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What is EMV Non-Compliance?

And why am I being charged for it?!?

Posted May 16, 2018
Using an EMV chip credit card helps stop fraud.

Maybe you haven’t switched because you’re afraid of costs. Maybe you’re worried about training your staff. Or maybe you just think that changing will be a hassle. But you may now have more reasons than not to finally switch to an EMV-chip-enabled card terminal for your business. Some merchants, in fact, might have hundreds of reasons.

What are these hundreds of reasons? The non-compliance fees being charged for NOT using an EMV-chip-enabled card acceptance system. Some merchants are seeing fees close to $300 for continuing to process chip-enabled cards with a swipe-only machine.

Are the fees fair? That’s a matter of perspective. Let’s start by first understanding the need for EMV chips and where liability now lies. Then we’ll examine why retailers, restaurants, and other merchants are being assessed these non-compliance fees.

What is EMV?

What is commonly known simply as “EMV” is actually a payment method based on a processing standard. That standard, developed by Europay, MasterCard, and Visa (thus EMV), uses an embedded circuit chip in a payment card to store holder and security information about the card instead of using the more vulnerable magnetic strip method.  The protocol is now also used by American Express, Discover, JCB, pretty much everyone.

The chip allows more data to be held on the card, including a cryptographic algorithm that provides authentication of the card to an EMV-enabled terminal.  Once the transaction is complete, the card reader embeds a new code into the chip within the card. When that card is presented for its next purchase, the system reads that code to validate the cardholder is indeed the rightful owner of the card. After this new transaction is completed, another fresh code is embedded in the chip, and so the process repeats from transaction to transaction. This helps to reduce your – and the bank’s – risk.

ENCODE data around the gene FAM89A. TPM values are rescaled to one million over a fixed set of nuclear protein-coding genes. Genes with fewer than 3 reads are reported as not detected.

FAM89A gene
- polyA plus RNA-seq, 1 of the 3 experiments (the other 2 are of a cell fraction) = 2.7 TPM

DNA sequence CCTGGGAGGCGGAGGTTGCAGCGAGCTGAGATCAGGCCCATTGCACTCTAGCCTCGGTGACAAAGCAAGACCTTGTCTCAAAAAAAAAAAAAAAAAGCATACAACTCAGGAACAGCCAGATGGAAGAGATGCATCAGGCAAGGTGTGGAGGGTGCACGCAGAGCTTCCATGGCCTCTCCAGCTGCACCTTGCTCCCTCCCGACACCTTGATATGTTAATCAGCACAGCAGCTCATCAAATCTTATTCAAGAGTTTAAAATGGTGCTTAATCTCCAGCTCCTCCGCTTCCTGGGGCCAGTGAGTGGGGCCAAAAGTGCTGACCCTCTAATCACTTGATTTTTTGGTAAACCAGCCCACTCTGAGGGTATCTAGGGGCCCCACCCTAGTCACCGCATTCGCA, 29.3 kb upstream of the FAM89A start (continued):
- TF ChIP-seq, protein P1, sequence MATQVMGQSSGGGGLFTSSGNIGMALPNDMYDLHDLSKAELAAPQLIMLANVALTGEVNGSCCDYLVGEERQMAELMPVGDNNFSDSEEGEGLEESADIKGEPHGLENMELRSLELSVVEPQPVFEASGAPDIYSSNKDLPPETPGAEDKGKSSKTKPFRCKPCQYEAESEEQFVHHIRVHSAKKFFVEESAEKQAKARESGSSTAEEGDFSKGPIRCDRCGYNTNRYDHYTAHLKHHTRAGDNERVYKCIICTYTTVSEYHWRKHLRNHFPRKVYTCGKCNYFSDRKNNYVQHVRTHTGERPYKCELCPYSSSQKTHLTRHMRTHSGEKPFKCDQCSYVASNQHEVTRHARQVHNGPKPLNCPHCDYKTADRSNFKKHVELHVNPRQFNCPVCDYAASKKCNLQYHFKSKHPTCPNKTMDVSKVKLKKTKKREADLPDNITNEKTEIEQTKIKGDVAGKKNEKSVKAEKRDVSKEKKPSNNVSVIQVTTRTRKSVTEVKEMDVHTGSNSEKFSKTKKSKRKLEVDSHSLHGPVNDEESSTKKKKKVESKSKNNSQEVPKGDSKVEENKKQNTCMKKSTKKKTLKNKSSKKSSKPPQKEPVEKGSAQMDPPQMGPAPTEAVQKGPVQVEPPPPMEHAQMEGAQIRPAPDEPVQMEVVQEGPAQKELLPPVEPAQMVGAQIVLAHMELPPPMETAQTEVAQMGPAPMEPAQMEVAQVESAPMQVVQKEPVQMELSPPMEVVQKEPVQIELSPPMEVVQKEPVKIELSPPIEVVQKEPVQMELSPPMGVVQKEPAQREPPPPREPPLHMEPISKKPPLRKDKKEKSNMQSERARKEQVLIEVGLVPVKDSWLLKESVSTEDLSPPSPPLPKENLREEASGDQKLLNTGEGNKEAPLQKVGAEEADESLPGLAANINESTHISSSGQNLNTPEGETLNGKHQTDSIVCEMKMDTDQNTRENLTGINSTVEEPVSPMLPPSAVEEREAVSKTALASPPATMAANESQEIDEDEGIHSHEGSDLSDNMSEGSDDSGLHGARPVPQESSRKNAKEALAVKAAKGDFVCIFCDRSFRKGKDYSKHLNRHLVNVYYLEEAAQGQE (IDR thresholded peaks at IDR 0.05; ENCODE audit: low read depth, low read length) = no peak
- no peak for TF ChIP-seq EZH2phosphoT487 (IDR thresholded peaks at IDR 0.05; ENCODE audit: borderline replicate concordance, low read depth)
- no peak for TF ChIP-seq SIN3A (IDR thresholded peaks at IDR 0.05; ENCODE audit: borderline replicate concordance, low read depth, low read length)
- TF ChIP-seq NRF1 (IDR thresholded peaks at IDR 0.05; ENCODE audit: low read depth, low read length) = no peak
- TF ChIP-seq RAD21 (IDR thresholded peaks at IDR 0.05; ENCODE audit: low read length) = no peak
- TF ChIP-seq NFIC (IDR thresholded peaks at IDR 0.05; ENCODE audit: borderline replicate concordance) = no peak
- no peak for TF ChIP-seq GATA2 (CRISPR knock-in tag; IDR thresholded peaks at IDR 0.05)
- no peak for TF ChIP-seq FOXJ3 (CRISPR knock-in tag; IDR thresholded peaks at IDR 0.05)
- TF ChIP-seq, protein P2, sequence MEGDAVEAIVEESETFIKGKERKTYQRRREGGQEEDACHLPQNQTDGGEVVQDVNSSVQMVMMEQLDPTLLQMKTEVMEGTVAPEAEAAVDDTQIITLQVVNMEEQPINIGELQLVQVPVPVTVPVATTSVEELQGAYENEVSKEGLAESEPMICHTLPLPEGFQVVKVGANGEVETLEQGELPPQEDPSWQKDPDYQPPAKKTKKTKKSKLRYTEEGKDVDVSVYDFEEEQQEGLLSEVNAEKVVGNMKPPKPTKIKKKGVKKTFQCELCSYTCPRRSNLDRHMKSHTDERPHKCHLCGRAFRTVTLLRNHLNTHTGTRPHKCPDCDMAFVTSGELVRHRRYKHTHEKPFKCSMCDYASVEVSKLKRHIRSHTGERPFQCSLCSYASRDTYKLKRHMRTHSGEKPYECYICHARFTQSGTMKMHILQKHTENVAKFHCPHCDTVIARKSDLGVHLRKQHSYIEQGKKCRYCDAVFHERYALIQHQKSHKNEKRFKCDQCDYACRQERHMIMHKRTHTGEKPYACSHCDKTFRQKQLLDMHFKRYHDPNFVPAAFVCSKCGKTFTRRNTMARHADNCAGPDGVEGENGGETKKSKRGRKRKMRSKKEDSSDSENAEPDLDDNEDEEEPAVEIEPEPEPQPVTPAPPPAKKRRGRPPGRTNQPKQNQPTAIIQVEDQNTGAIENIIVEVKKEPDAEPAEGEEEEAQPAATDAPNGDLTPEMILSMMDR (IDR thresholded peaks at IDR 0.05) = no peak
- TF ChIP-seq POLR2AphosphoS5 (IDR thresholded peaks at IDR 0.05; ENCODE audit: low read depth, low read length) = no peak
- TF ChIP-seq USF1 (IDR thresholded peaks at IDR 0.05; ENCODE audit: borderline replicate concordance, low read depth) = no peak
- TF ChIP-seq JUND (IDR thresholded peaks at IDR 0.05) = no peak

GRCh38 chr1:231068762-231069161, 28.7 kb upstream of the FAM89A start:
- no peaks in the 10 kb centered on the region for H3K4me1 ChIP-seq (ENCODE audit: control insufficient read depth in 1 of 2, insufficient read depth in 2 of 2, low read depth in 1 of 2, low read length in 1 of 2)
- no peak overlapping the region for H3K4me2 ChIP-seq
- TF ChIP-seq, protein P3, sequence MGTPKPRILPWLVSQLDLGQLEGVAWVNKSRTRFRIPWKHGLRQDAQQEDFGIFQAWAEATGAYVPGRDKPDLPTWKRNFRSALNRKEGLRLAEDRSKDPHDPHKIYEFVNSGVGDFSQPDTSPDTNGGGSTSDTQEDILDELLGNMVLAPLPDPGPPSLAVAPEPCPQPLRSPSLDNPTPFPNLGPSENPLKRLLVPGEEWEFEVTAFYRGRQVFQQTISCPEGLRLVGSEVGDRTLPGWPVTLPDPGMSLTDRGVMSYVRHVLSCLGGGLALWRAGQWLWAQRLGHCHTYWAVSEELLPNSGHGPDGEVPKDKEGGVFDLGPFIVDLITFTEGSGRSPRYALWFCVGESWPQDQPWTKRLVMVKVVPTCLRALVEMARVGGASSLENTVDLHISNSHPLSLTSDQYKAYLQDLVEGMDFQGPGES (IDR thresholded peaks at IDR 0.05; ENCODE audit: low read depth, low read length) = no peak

Chip technology thwarts one particular type of fraud — fake card creation. Thieves can no longer steal your card number and name and then forge a new card. If the card is presented to an EMV-enabled device without the proper chip/authentication code, that card would not be valid and the purchase will not succeed.

And now you know why card issuers want you to embrace chip technology.

So, Why the Fee?

Essentially, the card issuers have done what they can to deter card counterfeiting fraud by creating and implementing the EMV standard. And throughout the last 3 years, merchants have been given ample time to convert to EMV card-reading terminals. Often for free.

Yet some merchants have opted to not upgrade to chip-reading terminals.

Processors know there is a higher probability of deterring fraudsters with the new EMV standard. Many have begun assessing a fee on any merchant who swipes an EMV-chip card more than 20% of the time.   (That 20% allowance covers the occasional need for a chip card to be swiped when the chip reader fails.) This fee is both to cover the higher likelihood they will need to address fraud as well as the increased administrative costs of dealing with the many risks presented by the old software and processing method associated with a purely swiped environment.

These penalty fees are being charged to merchant services providers (like Simpay), who have no alternative but to pass them on to merchants who have not upgraded to chip-reading terminals.

Want the fees to stop?  Want to protect your business against fraud? Convert your equipment.  It’s that simple.

Your Simpay team stands ready to upgrade you.  The process is quick and not expensive.  Contact us at or 866-253-2227. And if you’re not a Simpay customer, reach out to whoever provides your card processing services.  If they can’t help, feel free to give us a call.